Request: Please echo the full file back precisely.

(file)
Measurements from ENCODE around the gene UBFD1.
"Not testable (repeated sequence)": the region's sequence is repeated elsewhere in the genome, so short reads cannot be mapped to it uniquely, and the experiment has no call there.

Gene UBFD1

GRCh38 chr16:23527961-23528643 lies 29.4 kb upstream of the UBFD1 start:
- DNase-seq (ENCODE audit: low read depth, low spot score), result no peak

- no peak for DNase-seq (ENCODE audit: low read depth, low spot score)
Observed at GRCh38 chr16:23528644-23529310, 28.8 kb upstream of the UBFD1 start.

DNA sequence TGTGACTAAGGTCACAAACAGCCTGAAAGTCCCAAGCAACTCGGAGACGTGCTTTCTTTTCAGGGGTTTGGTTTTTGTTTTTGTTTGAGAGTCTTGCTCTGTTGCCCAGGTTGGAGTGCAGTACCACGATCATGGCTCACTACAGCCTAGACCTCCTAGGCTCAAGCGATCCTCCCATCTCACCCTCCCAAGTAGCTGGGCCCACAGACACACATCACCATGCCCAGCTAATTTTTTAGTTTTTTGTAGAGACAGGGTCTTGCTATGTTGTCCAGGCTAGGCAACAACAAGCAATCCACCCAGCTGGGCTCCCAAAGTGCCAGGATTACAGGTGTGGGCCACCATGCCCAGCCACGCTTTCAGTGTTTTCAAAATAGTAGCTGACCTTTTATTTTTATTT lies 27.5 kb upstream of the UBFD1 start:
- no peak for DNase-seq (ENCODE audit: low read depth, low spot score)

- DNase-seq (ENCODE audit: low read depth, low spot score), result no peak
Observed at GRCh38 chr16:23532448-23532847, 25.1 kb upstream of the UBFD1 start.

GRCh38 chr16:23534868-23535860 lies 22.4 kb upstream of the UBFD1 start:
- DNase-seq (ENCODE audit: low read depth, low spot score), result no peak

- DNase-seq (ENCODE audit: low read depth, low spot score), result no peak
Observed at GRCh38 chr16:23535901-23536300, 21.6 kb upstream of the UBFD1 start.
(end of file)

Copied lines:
Measurements from ENCODE around the gene UBFD1.
"Not testable (repeated sequence)": the region's sequence is repeated elsewhere in the genome, so short reads cannot be mapped to it uniquely, and the experiment has no call there.

Gene UBFD1

GRCh38 chr16:23527961-23528643 lies 29.4 kb upstream of the UBFD1 start:
- DNase-seq (ENCODE audit: low read depth, low spot score), result no peak

- no peak for DNase-seq (ENCODE audit: low read depth, low spot score)
Observed at GRCh38 chr16:23528644-23529310, 28.8 kb upstream of the UBFD1 start.

DNA sequence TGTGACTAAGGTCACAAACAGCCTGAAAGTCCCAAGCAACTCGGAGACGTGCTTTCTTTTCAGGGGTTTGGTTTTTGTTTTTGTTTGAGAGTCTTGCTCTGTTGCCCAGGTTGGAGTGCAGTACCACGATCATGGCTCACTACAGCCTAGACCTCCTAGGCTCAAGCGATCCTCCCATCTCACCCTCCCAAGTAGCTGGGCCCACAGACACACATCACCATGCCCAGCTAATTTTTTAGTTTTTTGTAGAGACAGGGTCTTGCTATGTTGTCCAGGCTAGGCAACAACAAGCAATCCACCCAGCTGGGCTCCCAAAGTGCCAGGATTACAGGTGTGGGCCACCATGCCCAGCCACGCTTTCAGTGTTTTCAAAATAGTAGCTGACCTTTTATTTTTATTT lies 27.5 kb upstream of the UBFD1 start:
- no peak for DNase-seq (ENCODE audit: low read depth, low spot score)

- DNase-seq (ENCODE audit: low read depth, low spot score), result no peak
Observed at GRCh38 chr16:23532448-23532847, 25.1 kb upstream of the UBFD1 start.

GRCh38 chr16:23534868-23535860 lies 22.4 kb upstream of the UBFD1 start:
- DNase-seq (ENCODE audit: low read depth, low spot score), result no peak

- DNase-seq (ENCODE audit: low read depth, low spot score), result no peak
Observed at GRCh38 chr16:23535901-23536300, 21.6 kb upstream of the UBFD1 start.